Mr. Epstein’s vision reflected his longstanding fascination with what has become known as transhumanism: the science of improving the human population through technologies like genetic engineering and artificial intelligence. Critics have likened transhumanism to a modern-day version of eugenics, the discredited field of improving the human race through controlled breeding.
It’s the first time federal legislation has addressed limits on technology and tenants.
Thousands of facial-recognition requests, internal documents and emails over the past five years, obtained through public-records requests by researchers with Georgetown Law’s Center on Privacy and Technology and provided to The Washington Post, reveal that federal investigators have turned state departments of motor vehicles databases into the bedrock of an unprecedented surveillance infrastructure.
Police have long had access to fingerprints, DNA and other “biometric data” taken from criminal suspects. But the DMV records contain the photos of a vast majority of a state’s residents, most of whom have never been charged with a crime.
One answer comes from EverAlbum.com, a Silicon Valley company that has sold millions of photos to the U.S. military and law enforcement agencies across the country. The pictures had been culled from unsuspecting people who’d paid EverAlbum to create photobooks for them — something that was billed as a way to share and commemorate meaningful family moments. None had consented to the sharing of their materials.
Officers set up the camera on a van in Romford, East London, which then cross-checked photos of faces of passers-by against a database of wanted criminals.
But one man was unimpressed about being filmed and covered his face with his hat and jacket, before being stopped by officers who took his picture anyway.
After being pulled aside, the man told police: ‚If I want to cover me face, I’ll cover me face. Don’t push me over when I’m walking down the street.‘
Trading privacy for convenience is a bad bargain, and it can feel like the deal isn’t always one we have a choice in. DHS has said that the only way we can ensure that our biometric data isn’t collected when we travel is to “refrain from traveling.” That’s ridiculous. The time to regulate and restrict the use of facial recognition technology is now, before it becomes embedded in our everyday lives. We must keep fighting to make sure that in the future, it gets easier, and not harder, to defend our privacy—biometric or otherwise.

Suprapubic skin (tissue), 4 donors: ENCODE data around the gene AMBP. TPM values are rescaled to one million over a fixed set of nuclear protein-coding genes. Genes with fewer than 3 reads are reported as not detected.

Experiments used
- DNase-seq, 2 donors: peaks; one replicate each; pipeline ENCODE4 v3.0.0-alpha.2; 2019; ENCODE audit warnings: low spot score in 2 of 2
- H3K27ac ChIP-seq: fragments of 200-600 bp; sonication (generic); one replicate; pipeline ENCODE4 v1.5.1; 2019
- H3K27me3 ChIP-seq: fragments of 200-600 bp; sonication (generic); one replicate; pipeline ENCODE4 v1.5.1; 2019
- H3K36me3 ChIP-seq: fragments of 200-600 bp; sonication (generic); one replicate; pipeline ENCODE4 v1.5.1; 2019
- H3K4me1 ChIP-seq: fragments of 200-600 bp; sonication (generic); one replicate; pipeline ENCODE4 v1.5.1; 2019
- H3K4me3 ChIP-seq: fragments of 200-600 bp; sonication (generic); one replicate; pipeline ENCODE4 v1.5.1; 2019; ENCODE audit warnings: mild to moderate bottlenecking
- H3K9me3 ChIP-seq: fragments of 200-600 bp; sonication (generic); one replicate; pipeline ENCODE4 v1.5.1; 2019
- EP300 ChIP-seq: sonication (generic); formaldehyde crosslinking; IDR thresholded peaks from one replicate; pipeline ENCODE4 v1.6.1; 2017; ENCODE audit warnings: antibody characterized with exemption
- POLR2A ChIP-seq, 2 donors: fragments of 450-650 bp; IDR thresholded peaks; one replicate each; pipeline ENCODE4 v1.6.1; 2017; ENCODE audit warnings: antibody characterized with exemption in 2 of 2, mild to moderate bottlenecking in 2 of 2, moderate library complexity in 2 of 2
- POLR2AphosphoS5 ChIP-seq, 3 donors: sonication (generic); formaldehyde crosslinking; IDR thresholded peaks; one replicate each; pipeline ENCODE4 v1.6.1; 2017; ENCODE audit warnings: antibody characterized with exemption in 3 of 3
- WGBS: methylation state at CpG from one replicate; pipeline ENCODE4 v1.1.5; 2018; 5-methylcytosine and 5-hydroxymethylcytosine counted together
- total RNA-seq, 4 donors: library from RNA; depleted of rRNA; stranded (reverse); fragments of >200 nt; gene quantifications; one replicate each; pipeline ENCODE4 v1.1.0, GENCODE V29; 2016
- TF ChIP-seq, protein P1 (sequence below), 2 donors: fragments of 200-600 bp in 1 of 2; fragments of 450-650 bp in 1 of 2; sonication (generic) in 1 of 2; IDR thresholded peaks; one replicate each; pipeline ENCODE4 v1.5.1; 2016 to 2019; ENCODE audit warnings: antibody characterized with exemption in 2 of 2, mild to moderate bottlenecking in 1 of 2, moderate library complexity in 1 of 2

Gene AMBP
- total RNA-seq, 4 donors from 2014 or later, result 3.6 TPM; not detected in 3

(19.3.2019) When a Dutch cybersecurity researcher disclosed last month that Chinese security contractor SenseNets left a massive facial recognition database tracking the movements of over 2.5 million people in China’s Xinjiang province unsecured on the internet, it briefly shone a spotlight on the alarming scope of the Chinese surveillance state.
But SenseNets is a symptom of a much larger phenomenon: Tech firms in the United States are lending expertise, reputational credence, and even technology to Chinese surveillance companies, wittingly or otherwise.
(25.2.2019) Google and the Fast Identity Online Alliance said Monday that Android is now FIDO2-certified, meaning its devices can use fingerprints and security keys for logging in to accounts instead of passwords. The certification was unveiled at Mobile World Congress in Barcelona, Spain.
FIDO supports a full range of authentication technologies, including biometrics such as fingerprint and iris scanners, voice and facial recognition, as well as existing solutions and communications standards, such as Trusted Platform Modules (TPM), USB security tokens, embedded Secure Elements (eSE), smart cards, and near field communication (NFC). The USB security token device may be used to authenticate using a simple password (e.g. four-digit PIN) or by pressing a button.
(21.11.2018) Microsoft’s corporate veep of all things identity, Alex Simons, trumpeted that the 800 million people who use a Microsoft account will now be able to sign in without username or password.
(28.2.2019) The FIDO2 standard comprises the World Wide Web Consortium’s (W3C) Web Authentication specification and the corresponding Client to Authenticator Protocol (CTAP) from FIDO Alliance. Together these initiatives create an ecosystem of compliant devices that can easily authenticate themselves to online services.
Postman’s key point was that Big Brother didn’t need to bother watching John Doe or controlling him, because John Doe probably was already willing to be controlled by forces that rendered him harmless to Big Brother. Postman argued that Aldous Huxley’s Brave New World was more prescient than Orwell’s 1984, because in his book Huxley portrayed a citizenry perfectly willing to give up its most sacred possessions for trivial things.
This may all sound frightening, but a system devised by human beings to control others can also be controlled, if you know what you’re doing. If you’re a true entrepreneur, then you see the opportunity in every social evolution. And big changes mean even bigger opportunities. Are you ready?
New York entrepreneur and Democratic 2020 candidate Andrew Yang wants to implement a system in which a government-run mobile app rewards Americans with “digital social credits” (DSCs) for good behavior.